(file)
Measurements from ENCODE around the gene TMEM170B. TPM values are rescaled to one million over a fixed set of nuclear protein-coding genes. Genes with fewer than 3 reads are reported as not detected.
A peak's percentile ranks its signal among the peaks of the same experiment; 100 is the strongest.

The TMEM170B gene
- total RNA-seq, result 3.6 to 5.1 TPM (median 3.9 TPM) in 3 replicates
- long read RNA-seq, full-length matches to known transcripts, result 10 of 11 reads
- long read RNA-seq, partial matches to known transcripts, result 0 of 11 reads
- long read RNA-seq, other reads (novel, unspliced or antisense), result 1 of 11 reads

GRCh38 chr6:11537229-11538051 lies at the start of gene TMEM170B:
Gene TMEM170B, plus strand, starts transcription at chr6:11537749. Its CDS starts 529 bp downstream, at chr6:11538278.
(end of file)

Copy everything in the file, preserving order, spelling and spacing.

Measurements from ENCODE around the gene TMEM170B. TPM values are rescaled to one million over a fixed set of nuclear protein-coding genes. Genes with fewer than 3 reads are reported as not detected.
A peak's percentile ranks its signal among the peaks of the same experiment; 100 is the strongest.

The TMEM170B gene
- total RNA-seq, result 3.6 to 5.1 TPM (median 3.9 TPM) in 3 replicates
- long read RNA-seq, full-length matches to known transcripts, result 10 of 11 reads
- long read RNA-seq, partial matches to known transcripts, result 0 of 11 reads
- long read RNA-seq, other reads (novel, unspliced or antisense), result 1 of 11 reads

GRCh38 chr6:11537229-11538051 lies at the start of gene TMEM170B:
Gene TMEM170B, plus strand, starts transcription at chr6:11537749. Its CDS starts 529 bp downstream, at chr6:11538278.